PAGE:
Tommy Fazio has had a long career on the business side of fashion, working Donna Karan, Calvin Klein, and Bergdorf Goodman before joining rising men’s fashion brand Simon Spurr as the label’s first President in 2009. We talked with Fazio about how he got his start in fashion, his mentors and what he looks for when he hires.
What was your first job in fashion?
When I was high school I went to work at a store in Pittsburgh, Pennsylvania, at the Station Square mall called Constables of Bermuda that only sold Icelandic sweaters. When I was in college at UCLA, I started working at a contemporary clothing store called InWear Matinique in the Beverly Center. That’s when I really realized I wanted to work in fashion and that I was good at it. I started working visually with product, which I realized was my thing. I got a lot of positive feedback on the way the men’s section looked like when I organized it. People were asking me to dress them. It made me realize -- this could be my career.
How did your career evolve from there?
From there I began working with Lorenzo Russell at Diesel Jeans. That’s where I really got my big break. Then I joined Donna Karan and launched DKNY Men’s. Donna really taught me how to translate fashion into something that is sellable. I learned how to merchandise and build a contemporary collection from the ground up from that experience. I then joined Calvin Klein to work on the men's collection. It was the 1990s and he was doing modernism, which was so fresh compared to what other American designers were doing at the time. I learned how to grow a men’s brand on an international level. After that, I took a sabbatical, and from there I launched Little Hickey, a brand for Hickey Freeman. It was contemporary label with a fun 1960s vibe. It was a great success and I had a lot of fun doing it. Then Jim Gold, who was then the CEO of Bergdorf Goodman [Gold is now the President of Neiman Marcus], brought me on as Men’s Fashion Director to re-brand the men’s store. I had the opportunity to work with a lot of up-and-coming designers, helping them to launch their brands. I got to reposition the store in a compelling way. I worked with Simon [Spurr] while there and his jeans quickly became bestsellers at the store. After five years working at Bergdorf Goodman I joined Simon Spurr as President, tasked with making the business a global one.
What made you take that risk, going from Bergdorf Goodman to work for a small growing company?
I saw it as a leap of faith, but a leap of faith that I had a lot of confidence in. Simon has similar qualities to Calvin Klein -- he has a really strong identity and a strong product. Not a lot of designers have both. Working at Simon Spurr really allows me to use all of the components I have learned throughout my career -- from working on the floor to globalizing a brand. It’s a challenge, but an exciting one.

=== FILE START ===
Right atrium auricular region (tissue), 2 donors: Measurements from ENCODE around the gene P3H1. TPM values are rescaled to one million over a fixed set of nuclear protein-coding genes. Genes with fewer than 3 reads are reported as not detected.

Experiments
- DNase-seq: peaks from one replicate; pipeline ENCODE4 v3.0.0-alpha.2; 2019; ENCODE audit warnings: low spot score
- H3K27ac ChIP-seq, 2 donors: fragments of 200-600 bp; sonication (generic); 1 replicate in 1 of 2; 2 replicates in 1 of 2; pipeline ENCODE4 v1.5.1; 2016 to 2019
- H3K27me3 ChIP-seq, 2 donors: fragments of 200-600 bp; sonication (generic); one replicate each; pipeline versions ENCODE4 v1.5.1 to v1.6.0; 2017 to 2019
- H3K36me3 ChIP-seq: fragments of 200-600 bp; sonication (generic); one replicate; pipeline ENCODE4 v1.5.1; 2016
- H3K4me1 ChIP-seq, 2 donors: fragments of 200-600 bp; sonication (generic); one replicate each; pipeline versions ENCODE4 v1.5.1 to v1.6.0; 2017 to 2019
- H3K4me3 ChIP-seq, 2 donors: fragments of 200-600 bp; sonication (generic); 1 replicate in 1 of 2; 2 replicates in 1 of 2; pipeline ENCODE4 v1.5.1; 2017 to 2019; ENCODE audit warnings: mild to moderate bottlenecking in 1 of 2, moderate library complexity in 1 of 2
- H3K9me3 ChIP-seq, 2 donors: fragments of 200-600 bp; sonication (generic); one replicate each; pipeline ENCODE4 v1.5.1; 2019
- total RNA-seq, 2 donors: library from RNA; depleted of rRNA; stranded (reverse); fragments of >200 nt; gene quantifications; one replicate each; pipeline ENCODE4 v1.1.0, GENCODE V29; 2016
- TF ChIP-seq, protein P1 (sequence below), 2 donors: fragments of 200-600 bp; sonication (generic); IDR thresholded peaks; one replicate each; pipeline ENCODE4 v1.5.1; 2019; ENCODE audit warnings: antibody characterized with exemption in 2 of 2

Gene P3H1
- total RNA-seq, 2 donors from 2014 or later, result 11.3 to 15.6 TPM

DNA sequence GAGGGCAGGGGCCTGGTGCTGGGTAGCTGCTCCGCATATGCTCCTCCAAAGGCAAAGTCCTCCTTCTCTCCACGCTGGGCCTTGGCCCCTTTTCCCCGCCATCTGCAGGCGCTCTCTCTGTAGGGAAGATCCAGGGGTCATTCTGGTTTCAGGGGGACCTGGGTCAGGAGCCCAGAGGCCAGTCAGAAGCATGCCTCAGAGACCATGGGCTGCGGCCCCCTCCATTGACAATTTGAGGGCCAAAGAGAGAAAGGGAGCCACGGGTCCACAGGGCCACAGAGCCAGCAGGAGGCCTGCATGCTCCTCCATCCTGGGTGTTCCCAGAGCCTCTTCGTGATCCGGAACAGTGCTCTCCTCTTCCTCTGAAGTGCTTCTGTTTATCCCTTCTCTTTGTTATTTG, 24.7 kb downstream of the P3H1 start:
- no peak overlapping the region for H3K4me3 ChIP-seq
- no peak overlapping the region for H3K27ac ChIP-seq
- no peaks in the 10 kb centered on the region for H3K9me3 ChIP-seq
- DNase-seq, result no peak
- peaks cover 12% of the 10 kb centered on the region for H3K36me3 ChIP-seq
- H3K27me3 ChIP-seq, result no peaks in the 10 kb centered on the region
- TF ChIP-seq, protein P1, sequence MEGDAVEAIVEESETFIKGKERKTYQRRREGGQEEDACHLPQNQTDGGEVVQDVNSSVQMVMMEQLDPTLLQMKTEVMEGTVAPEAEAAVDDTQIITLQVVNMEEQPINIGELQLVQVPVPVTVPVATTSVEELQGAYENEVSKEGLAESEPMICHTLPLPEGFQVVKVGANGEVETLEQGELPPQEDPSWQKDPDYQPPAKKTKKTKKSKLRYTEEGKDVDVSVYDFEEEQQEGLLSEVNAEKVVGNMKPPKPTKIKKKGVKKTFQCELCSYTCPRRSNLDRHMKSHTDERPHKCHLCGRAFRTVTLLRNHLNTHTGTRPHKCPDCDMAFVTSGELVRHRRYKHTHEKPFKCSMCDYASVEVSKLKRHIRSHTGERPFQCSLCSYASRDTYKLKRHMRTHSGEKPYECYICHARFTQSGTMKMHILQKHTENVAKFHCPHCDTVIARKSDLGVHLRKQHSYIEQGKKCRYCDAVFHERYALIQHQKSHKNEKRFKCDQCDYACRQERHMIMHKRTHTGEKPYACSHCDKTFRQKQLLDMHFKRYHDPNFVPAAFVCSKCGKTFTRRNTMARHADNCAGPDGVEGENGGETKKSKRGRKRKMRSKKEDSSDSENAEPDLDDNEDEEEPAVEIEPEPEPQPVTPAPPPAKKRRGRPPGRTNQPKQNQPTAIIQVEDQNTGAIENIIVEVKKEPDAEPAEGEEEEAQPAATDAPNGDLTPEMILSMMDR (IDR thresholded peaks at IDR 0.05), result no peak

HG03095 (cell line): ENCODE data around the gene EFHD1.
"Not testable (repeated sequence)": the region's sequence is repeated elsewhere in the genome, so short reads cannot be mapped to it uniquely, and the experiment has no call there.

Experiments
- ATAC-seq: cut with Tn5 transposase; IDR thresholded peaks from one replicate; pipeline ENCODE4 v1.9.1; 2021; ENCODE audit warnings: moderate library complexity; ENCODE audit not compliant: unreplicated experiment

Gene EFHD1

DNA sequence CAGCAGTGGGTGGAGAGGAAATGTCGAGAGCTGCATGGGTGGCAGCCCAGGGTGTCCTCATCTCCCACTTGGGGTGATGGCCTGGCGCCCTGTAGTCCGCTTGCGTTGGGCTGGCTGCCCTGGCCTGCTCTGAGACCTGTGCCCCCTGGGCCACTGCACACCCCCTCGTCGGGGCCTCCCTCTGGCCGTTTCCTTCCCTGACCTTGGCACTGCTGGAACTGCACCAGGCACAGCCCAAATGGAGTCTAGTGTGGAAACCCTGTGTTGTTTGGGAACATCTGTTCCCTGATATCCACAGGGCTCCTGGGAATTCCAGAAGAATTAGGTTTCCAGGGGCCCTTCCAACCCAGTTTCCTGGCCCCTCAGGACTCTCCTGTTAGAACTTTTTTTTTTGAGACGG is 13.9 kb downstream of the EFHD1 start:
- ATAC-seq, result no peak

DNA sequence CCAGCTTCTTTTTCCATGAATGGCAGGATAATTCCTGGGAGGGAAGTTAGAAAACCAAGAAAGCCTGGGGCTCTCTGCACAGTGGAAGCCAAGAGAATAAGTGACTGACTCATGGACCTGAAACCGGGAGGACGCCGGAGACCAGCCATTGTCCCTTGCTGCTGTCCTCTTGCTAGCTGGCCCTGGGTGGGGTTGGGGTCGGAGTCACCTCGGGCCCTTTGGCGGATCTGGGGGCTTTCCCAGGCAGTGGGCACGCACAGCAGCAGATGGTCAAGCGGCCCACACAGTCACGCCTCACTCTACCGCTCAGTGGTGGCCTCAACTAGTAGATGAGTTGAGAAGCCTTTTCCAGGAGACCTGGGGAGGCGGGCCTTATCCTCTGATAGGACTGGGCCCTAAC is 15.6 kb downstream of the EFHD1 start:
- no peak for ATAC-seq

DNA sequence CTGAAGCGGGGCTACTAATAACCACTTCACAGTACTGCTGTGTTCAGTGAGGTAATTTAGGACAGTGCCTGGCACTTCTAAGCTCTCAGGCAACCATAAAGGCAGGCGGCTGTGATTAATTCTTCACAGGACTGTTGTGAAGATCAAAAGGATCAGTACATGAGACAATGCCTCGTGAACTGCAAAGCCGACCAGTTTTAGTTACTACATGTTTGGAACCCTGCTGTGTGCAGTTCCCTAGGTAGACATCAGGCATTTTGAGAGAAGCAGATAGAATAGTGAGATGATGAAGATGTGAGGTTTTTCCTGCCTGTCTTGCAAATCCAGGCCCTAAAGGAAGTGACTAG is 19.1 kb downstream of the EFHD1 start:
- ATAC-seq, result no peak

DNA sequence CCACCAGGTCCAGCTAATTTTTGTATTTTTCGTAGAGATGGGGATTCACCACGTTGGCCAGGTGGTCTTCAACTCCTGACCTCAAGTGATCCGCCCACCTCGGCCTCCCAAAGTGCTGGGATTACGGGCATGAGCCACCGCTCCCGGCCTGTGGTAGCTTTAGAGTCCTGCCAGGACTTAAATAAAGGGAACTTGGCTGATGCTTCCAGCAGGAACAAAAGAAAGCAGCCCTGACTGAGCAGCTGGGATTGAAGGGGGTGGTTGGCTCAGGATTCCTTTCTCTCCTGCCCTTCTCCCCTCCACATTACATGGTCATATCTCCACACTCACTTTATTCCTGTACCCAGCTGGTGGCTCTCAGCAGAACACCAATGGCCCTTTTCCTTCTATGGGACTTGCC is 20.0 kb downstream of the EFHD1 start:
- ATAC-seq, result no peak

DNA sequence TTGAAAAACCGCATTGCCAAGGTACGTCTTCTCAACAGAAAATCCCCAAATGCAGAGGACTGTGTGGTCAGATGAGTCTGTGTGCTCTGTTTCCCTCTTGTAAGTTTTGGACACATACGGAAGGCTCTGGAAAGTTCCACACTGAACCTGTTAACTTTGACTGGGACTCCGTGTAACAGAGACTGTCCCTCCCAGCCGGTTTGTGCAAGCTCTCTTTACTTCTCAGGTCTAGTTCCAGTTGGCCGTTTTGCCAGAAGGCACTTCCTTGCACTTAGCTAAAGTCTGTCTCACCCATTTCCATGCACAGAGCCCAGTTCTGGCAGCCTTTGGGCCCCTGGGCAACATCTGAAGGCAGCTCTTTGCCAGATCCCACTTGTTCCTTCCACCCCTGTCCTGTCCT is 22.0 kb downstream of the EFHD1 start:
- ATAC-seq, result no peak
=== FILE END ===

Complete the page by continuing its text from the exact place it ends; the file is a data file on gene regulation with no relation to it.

Who do you consider your mentors and what have you learned from them?
I have two that stand out -- Calvin Klein and Jim Gold. Calvin Klein really taught me the importance of being persistent and consistent when it comes to branding. Jim Gold always told me that you never know if something is going to work until you take a chance. I admire that he is able to lead such a big business on instinct.
You don’t have an MBA, do you think that’s had an impact on your career?
I think MBAs are great, but I have been working in the trenches for 25-years. That’s been my MBA. But I do think the MBA process is a good one. I have been really lucky that I have been able to work my way up. I think it's harder to do now than it used to be.
What qualities do you look for when you are hiring?
I look for really specialized people that are the best at what they do. If you are a denim designer I want you to be the best denim designer. Also I look for people that are really articulate and communicative. I like really smart and creative people. I also want to be challenged. I don’t want to be surrounded by ‘yes’ people.
How has the business changed from when you started?
Everything is so much faster. Social media has given this great tangibility to fashion. Everything is instantaneous. When I first started working we were tele-faxing. Now you can tweet something and share it with the world in a moment.
What are some misconceptions about what it takes to succeed in fashion?
I think people think that fashion is candy and glamour -- and that's true to an extent, it can certainly be a lot of fun. But you have to passionate and you have to get in the trenches to succeed. It’s an incredibly competitive business. You have to constantly think about producing newness and keeping up with innovation. It’s not easy.
What advice would you give to those looking for a career on the business side of fashion?
I would tell them it’s an extraordinary career. To stay level-headed. To keep their ears open. To trust their instincts and to just run with opportunities.